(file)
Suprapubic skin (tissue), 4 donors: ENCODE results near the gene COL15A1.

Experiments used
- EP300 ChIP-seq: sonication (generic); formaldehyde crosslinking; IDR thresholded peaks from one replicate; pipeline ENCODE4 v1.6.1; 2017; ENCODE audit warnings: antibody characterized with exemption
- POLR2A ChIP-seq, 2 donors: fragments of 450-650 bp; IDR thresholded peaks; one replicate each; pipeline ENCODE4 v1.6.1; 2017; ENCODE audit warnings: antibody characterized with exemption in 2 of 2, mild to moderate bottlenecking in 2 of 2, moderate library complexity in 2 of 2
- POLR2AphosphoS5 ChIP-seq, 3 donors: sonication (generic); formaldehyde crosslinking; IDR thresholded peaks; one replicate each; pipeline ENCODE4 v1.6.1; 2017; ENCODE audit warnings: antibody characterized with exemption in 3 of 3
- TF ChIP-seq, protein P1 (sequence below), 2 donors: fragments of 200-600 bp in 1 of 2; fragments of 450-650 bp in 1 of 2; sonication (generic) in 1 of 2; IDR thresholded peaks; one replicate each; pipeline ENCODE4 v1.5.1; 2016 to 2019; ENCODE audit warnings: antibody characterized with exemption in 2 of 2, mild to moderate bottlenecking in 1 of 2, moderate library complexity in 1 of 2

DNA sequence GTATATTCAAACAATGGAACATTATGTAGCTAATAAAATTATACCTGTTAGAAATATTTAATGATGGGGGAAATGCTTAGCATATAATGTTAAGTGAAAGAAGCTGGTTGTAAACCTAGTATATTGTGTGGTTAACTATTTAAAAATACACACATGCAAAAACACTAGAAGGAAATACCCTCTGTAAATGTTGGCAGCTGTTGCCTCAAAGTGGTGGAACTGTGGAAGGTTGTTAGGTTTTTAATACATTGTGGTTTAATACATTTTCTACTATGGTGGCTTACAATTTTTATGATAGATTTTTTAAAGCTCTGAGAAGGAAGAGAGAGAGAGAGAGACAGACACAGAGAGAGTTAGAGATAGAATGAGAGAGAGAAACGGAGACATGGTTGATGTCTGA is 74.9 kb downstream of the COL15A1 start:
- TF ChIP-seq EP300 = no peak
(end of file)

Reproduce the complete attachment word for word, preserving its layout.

Suprapubic skin (tissue), 4 donors: ENCODE results near the gene COL15A1.

Experiments used
- EP300 ChIP-seq: sonication (generic); formaldehyde crosslinking; IDR thresholded peaks from one replicate; pipeline ENCODE4 v1.6.1; 2017; ENCODE audit warnings: antibody characterized with exemption
- POLR2A ChIP-seq, 2 donors: fragments of 450-650 bp; IDR thresholded peaks; one replicate each; pipeline ENCODE4 v1.6.1; 2017; ENCODE audit warnings: antibody characterized with exemption in 2 of 2, mild to moderate bottlenecking in 2 of 2, moderate library complexity in 2 of 2
- POLR2AphosphoS5 ChIP-seq, 3 donors: sonication (generic); formaldehyde crosslinking; IDR thresholded peaks; one replicate each; pipeline ENCODE4 v1.6.1; 2017; ENCODE audit warnings: antibody characterized with exemption in 3 of 3
- TF ChIP-seq, protein P1 (sequence below), 2 donors: fragments of 200-600 bp in 1 of 2; fragments of 450-650 bp in 1 of 2; sonication (generic) in 1 of 2; IDR thresholded peaks; one replicate each; pipeline ENCODE4 v1.5.1; 2016 to 2019; ENCODE audit warnings: antibody characterized with exemption in 2 of 2, mild to moderate bottlenecking in 1 of 2, moderate library complexity in 1 of 2

DNA sequence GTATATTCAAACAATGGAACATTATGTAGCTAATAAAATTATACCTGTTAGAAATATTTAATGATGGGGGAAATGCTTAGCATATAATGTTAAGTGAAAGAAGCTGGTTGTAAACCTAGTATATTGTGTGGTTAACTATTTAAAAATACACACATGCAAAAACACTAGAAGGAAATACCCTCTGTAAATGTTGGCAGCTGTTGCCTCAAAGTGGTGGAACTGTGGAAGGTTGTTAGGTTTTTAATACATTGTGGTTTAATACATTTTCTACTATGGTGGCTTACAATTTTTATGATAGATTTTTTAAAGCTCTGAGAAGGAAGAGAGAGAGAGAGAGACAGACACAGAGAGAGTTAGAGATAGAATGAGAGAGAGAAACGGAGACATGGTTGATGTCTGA is 74.9 kb downstream of the COL15A1 start:
- TF ChIP-seq EP300 = no peak